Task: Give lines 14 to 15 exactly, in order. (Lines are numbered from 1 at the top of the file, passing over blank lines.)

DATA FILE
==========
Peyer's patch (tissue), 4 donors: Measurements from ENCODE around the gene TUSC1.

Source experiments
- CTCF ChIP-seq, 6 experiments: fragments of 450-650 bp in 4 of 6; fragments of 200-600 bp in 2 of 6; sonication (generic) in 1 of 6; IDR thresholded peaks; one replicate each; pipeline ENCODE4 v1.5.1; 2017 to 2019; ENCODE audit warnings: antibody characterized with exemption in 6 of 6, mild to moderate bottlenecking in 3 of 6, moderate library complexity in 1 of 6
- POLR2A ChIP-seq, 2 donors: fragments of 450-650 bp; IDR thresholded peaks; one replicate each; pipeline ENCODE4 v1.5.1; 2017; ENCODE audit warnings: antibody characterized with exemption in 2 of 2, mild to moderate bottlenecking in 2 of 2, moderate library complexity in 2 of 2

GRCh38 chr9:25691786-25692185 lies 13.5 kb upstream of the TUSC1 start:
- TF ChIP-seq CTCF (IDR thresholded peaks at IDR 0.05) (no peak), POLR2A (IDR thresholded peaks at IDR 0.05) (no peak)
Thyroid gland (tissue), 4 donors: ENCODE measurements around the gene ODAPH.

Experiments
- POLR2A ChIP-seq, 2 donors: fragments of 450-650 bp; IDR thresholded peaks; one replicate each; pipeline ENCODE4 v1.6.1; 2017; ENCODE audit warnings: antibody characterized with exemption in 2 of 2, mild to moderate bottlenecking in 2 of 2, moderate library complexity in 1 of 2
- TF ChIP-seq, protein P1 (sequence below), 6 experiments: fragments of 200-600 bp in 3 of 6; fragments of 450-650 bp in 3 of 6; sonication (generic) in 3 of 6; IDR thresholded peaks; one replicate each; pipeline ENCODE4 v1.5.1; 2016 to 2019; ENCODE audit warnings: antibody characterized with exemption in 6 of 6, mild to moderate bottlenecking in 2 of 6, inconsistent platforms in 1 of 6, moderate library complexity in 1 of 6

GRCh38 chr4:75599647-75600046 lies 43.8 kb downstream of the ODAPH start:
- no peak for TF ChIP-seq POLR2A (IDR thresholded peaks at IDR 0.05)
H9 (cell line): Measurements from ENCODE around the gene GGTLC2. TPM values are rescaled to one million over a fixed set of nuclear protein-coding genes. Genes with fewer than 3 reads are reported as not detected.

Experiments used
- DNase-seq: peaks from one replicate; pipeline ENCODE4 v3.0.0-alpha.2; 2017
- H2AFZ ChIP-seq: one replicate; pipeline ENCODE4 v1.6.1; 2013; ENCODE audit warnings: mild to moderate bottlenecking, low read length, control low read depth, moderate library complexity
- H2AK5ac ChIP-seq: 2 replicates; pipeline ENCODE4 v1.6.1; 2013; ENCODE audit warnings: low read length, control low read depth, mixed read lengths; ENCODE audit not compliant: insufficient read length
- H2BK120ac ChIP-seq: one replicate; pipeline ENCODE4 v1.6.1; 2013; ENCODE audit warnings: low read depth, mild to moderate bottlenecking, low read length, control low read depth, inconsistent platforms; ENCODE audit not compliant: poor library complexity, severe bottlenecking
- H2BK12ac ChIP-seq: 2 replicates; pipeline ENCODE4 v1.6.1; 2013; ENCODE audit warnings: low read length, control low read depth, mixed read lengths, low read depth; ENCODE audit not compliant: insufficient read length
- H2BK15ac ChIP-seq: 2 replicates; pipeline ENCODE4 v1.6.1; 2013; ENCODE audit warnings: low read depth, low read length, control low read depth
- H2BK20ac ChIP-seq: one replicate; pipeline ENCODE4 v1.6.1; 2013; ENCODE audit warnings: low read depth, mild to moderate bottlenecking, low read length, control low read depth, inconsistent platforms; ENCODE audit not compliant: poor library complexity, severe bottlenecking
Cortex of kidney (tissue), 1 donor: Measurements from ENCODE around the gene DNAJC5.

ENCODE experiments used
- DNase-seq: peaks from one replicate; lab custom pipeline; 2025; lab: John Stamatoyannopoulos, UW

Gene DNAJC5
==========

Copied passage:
Experiments used
- DNase-seq: peaks from one replicate; pipeline ENCODE4 v3.0.0-alpha.2; 2017